Saguaro Canyon, Idaho

Out of all the bizarre, pre-recession themepark residential developments in the Boise area, Saguaro Canyon in Meridian gets my pick for the best.  All those Tuscan villas, the Carolina antebellum neoclassical architecture, and Sun Valley inspired landscapes with aspens full of borers aren't even in the same league.

Sadly, you'll not find a single saguaro at Saguaro Canyon, but you will find a rare collection of specimen sized yuccas and Joshua Trees strangely interspersed with more commonly found Deodar Cedars and Weeping Sequoias. 

An ambitious experiment in landscaping with plants of questionable hardiness, this is what Saguaro Canyon looked like shortly after it was completed.

Ferocactus wislizenii and friends....

At the entrance you're greeted by a who's who list of Sonoran/Chihuahuan superstars.  And, just to make sure you get the subtle vibe of the place, massive slabs of Arizona sandstone were installed as a backdrop.

A sexy night time shot a little further in illuminates Yucca  filamentosa x thompsoniana, Yucca brevifolia,  Cylindropuntia imbricata,  Agave havardiana,  Fouquieria splendens and Opuntia x somethingoranother.

I stopped by a few weeks ago in the bitter cold to see how our southwest friends were holding up.  By this point, I figure that we should be able to get a decent sense of what will survive and what won't.

Let's fast forward five years after the installation was completed ...

On a cold and snowy day...

The sandstone is still there, as are the Deodar cedars, the weeping sequoias and spruce....

A leashed Yucca  filamentosa x thompsoniana trying to make an escape.

The lone Agave survivor.  A. neomexicana?  A. havardiana?  You tell me.  A Yucca baccata sulks in the background.

Yucca  faxoniana on the right.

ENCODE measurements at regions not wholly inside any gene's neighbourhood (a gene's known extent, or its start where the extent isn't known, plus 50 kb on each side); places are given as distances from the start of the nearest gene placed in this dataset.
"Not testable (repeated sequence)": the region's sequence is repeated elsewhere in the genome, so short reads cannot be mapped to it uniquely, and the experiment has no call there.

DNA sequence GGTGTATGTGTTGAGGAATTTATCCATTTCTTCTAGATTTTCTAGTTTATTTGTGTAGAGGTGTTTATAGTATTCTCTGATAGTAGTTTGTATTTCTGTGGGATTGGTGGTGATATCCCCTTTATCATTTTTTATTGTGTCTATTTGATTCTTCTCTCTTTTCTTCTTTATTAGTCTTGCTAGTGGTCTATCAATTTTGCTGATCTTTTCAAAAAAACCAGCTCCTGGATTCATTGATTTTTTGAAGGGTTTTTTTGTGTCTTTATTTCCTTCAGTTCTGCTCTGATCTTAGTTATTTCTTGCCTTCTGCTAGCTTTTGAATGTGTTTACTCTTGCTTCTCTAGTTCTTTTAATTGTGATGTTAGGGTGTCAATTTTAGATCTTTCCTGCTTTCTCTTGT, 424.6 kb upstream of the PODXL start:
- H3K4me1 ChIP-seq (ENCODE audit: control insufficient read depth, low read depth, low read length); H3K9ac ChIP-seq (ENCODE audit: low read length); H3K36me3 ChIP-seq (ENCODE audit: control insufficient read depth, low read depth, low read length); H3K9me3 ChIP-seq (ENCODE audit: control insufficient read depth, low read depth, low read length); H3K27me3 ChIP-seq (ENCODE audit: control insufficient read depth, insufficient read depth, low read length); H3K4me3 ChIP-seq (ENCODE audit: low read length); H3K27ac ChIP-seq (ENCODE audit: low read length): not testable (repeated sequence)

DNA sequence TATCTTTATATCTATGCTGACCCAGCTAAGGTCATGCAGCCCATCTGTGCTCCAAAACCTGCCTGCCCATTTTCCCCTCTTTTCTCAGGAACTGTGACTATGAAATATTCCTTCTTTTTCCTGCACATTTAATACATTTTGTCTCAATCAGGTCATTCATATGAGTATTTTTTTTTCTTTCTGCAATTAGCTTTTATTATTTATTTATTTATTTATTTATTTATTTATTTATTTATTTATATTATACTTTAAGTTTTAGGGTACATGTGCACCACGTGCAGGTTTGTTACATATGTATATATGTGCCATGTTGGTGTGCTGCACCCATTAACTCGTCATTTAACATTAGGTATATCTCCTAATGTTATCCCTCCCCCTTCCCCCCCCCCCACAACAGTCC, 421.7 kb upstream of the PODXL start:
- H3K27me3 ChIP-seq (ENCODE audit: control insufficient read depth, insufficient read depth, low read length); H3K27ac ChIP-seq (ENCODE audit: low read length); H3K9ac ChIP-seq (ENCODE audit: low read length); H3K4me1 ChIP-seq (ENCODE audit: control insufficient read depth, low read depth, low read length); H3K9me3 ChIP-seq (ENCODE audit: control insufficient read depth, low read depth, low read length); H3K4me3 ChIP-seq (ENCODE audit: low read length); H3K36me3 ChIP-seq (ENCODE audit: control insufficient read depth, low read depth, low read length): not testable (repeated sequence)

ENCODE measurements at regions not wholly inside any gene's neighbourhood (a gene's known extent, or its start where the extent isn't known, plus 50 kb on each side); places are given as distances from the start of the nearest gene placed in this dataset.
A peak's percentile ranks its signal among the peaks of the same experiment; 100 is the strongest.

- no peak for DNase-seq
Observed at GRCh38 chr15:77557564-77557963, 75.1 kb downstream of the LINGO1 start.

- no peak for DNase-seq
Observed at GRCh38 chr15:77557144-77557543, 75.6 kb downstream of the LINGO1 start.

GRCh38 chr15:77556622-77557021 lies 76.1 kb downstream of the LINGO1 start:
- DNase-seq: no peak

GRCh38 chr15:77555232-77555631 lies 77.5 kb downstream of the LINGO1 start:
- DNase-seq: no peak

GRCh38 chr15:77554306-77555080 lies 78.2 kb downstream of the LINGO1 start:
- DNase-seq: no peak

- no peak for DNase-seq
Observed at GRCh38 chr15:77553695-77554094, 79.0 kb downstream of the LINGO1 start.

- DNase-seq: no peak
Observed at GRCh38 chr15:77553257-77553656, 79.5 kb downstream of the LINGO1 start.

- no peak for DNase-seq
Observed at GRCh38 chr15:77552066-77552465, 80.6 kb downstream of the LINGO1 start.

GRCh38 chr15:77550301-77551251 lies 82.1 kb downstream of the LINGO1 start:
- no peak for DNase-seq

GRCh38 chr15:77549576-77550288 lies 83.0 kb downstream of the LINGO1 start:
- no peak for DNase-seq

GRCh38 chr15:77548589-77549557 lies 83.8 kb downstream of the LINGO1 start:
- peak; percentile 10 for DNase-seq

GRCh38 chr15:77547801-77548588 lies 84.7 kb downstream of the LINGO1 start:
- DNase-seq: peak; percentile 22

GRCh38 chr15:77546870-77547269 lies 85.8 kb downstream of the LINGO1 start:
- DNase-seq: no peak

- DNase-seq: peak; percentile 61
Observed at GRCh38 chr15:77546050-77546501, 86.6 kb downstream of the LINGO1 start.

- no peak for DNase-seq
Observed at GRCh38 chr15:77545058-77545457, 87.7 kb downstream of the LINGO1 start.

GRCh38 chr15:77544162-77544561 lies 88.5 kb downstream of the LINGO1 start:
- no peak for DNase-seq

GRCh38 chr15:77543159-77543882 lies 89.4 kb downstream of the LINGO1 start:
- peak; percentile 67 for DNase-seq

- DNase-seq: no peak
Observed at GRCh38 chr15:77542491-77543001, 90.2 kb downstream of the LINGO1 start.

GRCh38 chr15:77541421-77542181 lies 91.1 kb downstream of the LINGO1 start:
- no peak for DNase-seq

Cylindropuntia imbricata looking to tangle with anyone dumb enough to amble by.

No sign of the narrow Fouquieria splendens (bummer) or even  the Opuntia polycantha. Unsurprisingly, Ferocactus wislizenii has also left for the great desert in the sky (it was a nice idea, though).  The oft planted Yucca filamentosa 'Color Guard' looks to have been added later.

Driving a bit further into Saguaro Canyon you start to see specimen sized Yucca faxonia as well as more Yucca  filamentosa x thompsoniana (or is it Yucca rostrata?)

Yucca brevifolia
The most gratifying part of the visit was seeing just how well the Joshua Trees are doing.

Scattered throughout the common area landscape, all the specimens look to be thriving. 

     A veritable yucca copse!

The clubhouse.

All I'm gonna say is that cultured stone looks better in photographs.

Another Yucca faxonia nestled against a south facing wall.  It's where I'd be if I was a yucca forced to live in Idaho.

Yucca baccata hanging with his pal Ephedra equisetina

Cercocarpus trimmed into tidy little snow cones. 

Why stop there?  Surely the Chrysanthemum nauseosus could be trimmed into fish and flying monkeys?

So, we've got a clear idea now of what will survive in southwest Idaho, right?  

Not really.  

Sure, I didn't expect the Ferocactus wislizenii or the Fouquieria splendens to overwinter, but what happened to the hardy Opuntia or the Festuca idahoensis?  I think this hints at some irrigation issues, but it's hard to pin down how soil, drainage and other factors played into the plants' success or mortality rate.

I'm pleased that the Idaho Botanical Garden now has a xeric test garden where these factors can be measured and controlled.  In a couple of weeks I'll be sharing a picture tour of that as well.